A Beverly Hills rare coin dealer is over the moon after putting in the winning bid for the coin of his dreams. There’s one snag. The penny in question cost nearly $2.6 million and it only has a face value of one-cent.
Yet as far as Kevin Lipton of Lipton Rare Coins Inc is concerned, “This was a really good buy.”
It may take money to make money, but it also takes money to buy money. That is if you’re thinking of buying one of the so-called Birch Cents. Named after its engraver Robert Birch, the Birch Cents were among the first pennies struck for the United States as part of a series of prototype coins.
There are thought to be only ten Birch Cents in existence and when Kevin Lipton paid nearly $2.6 million for the pricey penny at the Heritage Auctions sale in Orlando, Florida, it became the most expensive one-cent piece in history.
Lipton’s coin is thought to be in far better condition than any of the other Birch coins, something which has delighted the enthusiastic collector, who feels that even though he paid top dollar for the pretty penny made in 1792, he got an absolute bargain.
“I thought the coin would bring more money. This was a really good buy. I felt elated, just wonderful. It’s a gorgeous coin, breathtaking. And the history is important. This is our earliest depiction of what we thought of ourselves as a nation.”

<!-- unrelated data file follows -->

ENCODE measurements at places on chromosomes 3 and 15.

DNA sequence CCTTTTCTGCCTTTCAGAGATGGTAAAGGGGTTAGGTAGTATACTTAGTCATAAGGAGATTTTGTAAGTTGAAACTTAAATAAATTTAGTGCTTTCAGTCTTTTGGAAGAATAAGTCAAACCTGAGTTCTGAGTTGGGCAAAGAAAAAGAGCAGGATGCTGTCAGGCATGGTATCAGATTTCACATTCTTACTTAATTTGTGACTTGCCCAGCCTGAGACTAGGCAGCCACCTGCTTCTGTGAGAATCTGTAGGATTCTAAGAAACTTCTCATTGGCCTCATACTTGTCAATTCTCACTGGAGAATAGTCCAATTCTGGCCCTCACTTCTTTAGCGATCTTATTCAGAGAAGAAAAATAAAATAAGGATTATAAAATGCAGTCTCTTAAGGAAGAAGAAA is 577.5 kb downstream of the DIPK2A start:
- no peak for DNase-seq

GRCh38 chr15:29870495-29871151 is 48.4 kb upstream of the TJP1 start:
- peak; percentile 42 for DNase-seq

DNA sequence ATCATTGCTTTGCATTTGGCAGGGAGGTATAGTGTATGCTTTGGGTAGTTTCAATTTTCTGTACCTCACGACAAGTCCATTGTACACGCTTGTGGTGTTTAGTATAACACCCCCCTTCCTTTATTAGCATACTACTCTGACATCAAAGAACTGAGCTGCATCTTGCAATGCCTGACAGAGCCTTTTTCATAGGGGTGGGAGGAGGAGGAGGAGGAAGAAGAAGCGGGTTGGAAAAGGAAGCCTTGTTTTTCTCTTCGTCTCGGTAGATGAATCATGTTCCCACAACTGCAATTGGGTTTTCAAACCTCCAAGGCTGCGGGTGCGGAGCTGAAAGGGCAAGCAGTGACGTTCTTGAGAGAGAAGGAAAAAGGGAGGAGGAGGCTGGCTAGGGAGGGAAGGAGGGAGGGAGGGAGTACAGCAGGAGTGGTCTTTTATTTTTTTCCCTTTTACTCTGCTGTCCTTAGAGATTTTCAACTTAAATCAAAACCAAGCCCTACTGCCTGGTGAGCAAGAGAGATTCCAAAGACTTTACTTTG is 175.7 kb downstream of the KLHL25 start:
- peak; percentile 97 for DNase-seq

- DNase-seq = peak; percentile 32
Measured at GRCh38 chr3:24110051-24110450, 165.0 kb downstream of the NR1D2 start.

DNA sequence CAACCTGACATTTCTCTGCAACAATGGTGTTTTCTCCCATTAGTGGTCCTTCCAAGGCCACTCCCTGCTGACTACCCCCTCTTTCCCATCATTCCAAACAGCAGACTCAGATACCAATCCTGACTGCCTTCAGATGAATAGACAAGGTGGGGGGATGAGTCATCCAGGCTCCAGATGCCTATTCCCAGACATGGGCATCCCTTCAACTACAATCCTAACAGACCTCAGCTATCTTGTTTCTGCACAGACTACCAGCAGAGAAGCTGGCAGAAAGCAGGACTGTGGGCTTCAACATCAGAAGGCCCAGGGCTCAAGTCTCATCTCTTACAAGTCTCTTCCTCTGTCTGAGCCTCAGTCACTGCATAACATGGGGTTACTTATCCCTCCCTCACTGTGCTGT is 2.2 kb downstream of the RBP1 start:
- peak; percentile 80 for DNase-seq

Reuters reports that one side of the Birch Cent features the profile of Lady Liberty with flowing hair and the motto ‘Liberty Parent of Science and Industry.’ The other side says ‘United States of America’ and gives the denomination ‘One Cent’ within a wreath.
Co-chairman of Heritage auctions, Jim Halperin explained that rare coins are a hot commodity these days.
“The economy is pretty good right now and there isn’t a lot of other things to put your money in. People recognise that diversity is a very good financial strategy. And coins are just cool.”
In case you’re wondering what 55-year-old Lipton is planing on doing with his penny, he’s keeping it for a rainy day. What’s more he was so excited with his buy, the very next day he spent another $2,232,500 for the “Wright quarter,” America’s first quarter.
“For 26 cents, I spent $4.8 million.”
Images courtesy of Reuters